For a few preciously brief moments, I take in the sunset, greet friends on our “Spoketacular” green polka dot squad.  And for those precious few moments, I do not suffer from an aching pit in the stomach, a panicked realization that I am a great fool, and an awareness that all of the city’s bike shops are closed.

Then, with a jolt, I realize I am a great fool, feel a god-awful stone in my stomach and have the panicked realization that all of the city’s bike shops are closed.  My lovely wheelbag was simply left at the curb in front of my house.  I have 63/65 items.  I curse the blood stained heavens over the blighted Scott campus. 

My friend Ray looks on calmly, recognizing the palpable sadness, shame and humiliation rising in my face.  But he doesn’t say “You idiot; you’re going to camp all weekend at Scott College; you’re going to spend the next 48 hours alternately sleeping in Mike’s Honda and trying to avoid being picked up by campus security for public urination.” 

Instead, Ray says, “Ok, let’s get you some wheels.  You call bike shops and I’ll ask around.”  He turns around.  The closest person, standing some five feet away working on a TOMRV banner, is Mr. Joe Jamison.  A faint circular glow surrounds his face in the near darkness.

“My buddy forgot his wheels.  We’d appreciate any suggestions or ideas,” says Ray.  Mr. Jamison pauses, seems to think a second or two.  And he doesn’t say, “You’re kidding me; that grown man and father of two forgot the two round things that make his bicycle roll?!”  Instead, he says, “Well sure. . .  I have some wheels.  It’ll take me a couple hours, but I’ll drop them at your tent.”  I hug Mr. Jamison. 

We go to dinner.  My shame and humiliation and sadness have been rolled back.  I’m now feeling a sense of overwhelming gratitude and awe.   But I can’t help wonder about the wheels.  Will they be wooden?  Will they be round?  Will they be so expensive that I’ll be terrified to ride them?   And who do you know who would loan their road wheels to a stranger?!  Will he demand my first-born?

We come back from dinner.  It’s dark, but I can make out the characteristic silver sheen of wheels set outside of our tent.  We all run over.  I break out my iPhone light.  The tiny light illuminates not an Amish buggy wheel but a gorgeous Mavic Kysirium wheelset.  A simple note is attached: “Joe Jamison” with a phone number.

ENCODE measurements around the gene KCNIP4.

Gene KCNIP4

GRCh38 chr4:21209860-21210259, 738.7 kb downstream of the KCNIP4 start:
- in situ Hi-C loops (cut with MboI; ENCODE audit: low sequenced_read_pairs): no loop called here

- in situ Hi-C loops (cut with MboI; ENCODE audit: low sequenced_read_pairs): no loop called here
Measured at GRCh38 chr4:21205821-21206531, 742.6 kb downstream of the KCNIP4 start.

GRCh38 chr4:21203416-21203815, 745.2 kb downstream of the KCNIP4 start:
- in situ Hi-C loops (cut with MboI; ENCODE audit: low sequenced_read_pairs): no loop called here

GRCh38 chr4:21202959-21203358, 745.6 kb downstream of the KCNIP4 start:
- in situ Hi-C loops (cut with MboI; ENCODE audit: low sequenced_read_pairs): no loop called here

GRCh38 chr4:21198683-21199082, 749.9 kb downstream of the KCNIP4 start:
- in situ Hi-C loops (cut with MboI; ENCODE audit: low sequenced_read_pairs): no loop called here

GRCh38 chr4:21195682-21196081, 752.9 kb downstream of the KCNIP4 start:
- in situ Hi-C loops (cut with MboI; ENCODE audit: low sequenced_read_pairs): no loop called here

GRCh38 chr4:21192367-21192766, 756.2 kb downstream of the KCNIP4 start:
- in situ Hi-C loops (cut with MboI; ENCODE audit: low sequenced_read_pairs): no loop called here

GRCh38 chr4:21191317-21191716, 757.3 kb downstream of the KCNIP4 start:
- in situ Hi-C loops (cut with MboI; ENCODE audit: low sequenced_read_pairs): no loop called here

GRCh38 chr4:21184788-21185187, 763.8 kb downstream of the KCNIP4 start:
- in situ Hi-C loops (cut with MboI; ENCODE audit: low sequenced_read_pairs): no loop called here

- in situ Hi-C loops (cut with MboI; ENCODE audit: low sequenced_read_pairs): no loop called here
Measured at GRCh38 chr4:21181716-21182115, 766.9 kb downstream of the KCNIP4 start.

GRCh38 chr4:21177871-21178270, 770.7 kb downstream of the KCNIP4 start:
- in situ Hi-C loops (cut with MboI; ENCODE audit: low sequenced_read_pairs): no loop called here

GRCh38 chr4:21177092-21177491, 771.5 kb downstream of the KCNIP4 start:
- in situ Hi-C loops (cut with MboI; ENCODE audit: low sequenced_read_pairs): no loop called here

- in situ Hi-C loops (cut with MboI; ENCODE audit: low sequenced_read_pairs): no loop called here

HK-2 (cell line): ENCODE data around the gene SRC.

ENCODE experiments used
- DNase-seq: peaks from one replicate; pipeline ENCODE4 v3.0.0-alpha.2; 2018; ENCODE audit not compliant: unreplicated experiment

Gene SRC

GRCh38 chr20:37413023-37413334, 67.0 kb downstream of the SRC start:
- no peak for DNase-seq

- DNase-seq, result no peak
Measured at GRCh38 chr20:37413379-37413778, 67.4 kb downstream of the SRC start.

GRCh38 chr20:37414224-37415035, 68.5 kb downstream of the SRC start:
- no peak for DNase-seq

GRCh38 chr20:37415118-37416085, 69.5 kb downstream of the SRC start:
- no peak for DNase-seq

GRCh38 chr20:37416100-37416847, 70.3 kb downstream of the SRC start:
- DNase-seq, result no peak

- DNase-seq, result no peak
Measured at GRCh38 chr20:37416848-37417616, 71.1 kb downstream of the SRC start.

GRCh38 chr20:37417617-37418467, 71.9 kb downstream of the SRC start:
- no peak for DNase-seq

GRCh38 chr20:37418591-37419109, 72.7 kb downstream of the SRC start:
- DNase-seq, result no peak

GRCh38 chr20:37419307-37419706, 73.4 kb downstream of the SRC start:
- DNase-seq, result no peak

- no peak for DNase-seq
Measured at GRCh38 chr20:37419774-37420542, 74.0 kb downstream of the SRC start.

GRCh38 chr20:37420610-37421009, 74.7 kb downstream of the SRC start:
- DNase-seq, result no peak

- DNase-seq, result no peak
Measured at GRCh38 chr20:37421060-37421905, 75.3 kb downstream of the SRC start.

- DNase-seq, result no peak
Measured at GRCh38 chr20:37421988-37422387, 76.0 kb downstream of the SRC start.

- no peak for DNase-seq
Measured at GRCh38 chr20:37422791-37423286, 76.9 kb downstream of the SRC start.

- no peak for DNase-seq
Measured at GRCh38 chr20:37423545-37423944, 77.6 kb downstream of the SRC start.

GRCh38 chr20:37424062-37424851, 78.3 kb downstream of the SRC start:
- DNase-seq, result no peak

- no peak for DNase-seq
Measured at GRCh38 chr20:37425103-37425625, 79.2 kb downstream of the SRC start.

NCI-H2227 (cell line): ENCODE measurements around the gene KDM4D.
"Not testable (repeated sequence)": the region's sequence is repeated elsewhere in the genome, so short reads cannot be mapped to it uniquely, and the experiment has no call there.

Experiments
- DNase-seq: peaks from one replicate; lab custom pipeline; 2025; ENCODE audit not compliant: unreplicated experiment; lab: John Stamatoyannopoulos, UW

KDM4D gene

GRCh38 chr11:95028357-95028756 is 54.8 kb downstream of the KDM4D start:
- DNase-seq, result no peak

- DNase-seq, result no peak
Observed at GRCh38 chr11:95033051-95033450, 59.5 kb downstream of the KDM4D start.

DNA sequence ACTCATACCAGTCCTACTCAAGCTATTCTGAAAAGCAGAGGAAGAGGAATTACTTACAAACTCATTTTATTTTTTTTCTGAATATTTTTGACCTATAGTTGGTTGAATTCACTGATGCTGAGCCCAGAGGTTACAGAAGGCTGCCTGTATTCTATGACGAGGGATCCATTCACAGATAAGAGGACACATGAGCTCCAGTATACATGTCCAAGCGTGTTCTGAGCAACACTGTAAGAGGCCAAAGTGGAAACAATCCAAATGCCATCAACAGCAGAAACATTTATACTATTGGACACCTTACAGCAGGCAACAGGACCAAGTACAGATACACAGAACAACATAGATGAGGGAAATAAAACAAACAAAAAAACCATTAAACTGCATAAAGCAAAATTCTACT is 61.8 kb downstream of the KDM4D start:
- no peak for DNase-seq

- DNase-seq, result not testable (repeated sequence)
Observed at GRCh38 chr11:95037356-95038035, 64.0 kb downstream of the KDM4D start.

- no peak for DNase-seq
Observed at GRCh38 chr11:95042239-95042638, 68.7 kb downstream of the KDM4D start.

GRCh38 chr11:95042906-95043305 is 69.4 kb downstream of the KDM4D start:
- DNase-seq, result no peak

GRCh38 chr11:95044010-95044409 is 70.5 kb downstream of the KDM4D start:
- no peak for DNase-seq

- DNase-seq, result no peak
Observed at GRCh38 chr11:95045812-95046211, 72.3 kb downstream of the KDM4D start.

We put the wheels on the Pearl.  Pearl likes the wheels.  The shifting is flawless.  The bearings are smooth; I’ll spend the next two days outrolling my teammates and winning our sprint competition.

On arrival after our ride, I dismount the bike, pull my phone from my pocket and immediately call Mr. Jamison.  I thank him profusely and ask what kind of scotch, craft beer or precious metals he desires.  He balks.  “Just pass it forward,” he says.  “I’m so glad you had a good ride.” 

I tell Joe that I’m astonished at and grateful for his kindness and generosity.  As far as I’m concerned, he’s worked miracles.  And now, as I write this a couple weeks post-TOMRV, I think I know how we ended up with a miraculous tailwind both days.   It was Joe.  Thanks so much, Joe Jamison.  I love you, man.

Thursday, June 12, 2014

Call Me Bambi--you know, like the stupid Disney character

I can hear it now, "Kinda wobbly isn't she?" Isn't there some sort of saying that if you don't do, ahem, "something" for several years you are considered to be a virgin again?  If this is the case, I had earned my mountain bike virginity multiple times over, and on my ride tonight, with the crew from Revolution Cycles, it showed.  Almost twenty years of not being on a mountain bike for anything other than winter commuting, and even the few times I had actually mountain biked in the past being on the wider trails at Lebanon Hills in Minnesota, showed all too well.

Years ago I had given up on the idea of mountain biking again...ever.  Hell, I lived in Bend, Oregon and only hit a couple trails--instead opting for road rides and skiing.  No way, I thought, I'm sticking to smooth as a babies bottom asphalt.  Then came gravel.  As I mentioned in previous posts, I got talked into the whole gravel scene.  I swore up and down that I would just try it once and then move on.  Um, yeah.  Now, I'm staring down the barrel of a similar gun.  Several friends have talked up mountain biking to me so much and have gently nudged me in it's direction.  My only saving grace was that I didn't have a bike and I wasn't about to buy one.  The trouble, oh, I'm sorry, Trouble with a capital "T" came when a loaner 29er Trek fell into my hands.  No more excuses, thank you very much Steve!

So today, I felt it was as good as any other time to try my hand at this puzzle my friends had handed me.  Revolution does weekly all level rides out to Quarry Ridge not far from my house.  I'd meet the crew on the trail, ride out with them, bang out a couple laps, drink a beer or two and head back.  My friend, Jon, agreed to be my guide or training wheels.  Such a nice guy Jon is.  I thought "no biggie" and really, it wasn't since I was moving at a snails pace around corners, though trees, down drops and on the banks.  The only place I picked up my pace was on the double track heading off the loop.  Did I mention I stuck to the wussy green loop?  Yep, three times.

Thank you Jon!

I thought to myself, "I'm not sure if I'm really going to like this" as I stared down at my white knuckles.  But here's the thing...as I rode home, I actually plotted going there alone to practice with no one around me--you know, to take the pressure off.  Damn all of my friends for planting yet another bike seed, but thanks Rev for getting me out there and Steve for trusting me with your baby.

Thanks Steve for the pretty loaner!

Rolling out

Almost there

The only section I could "handle"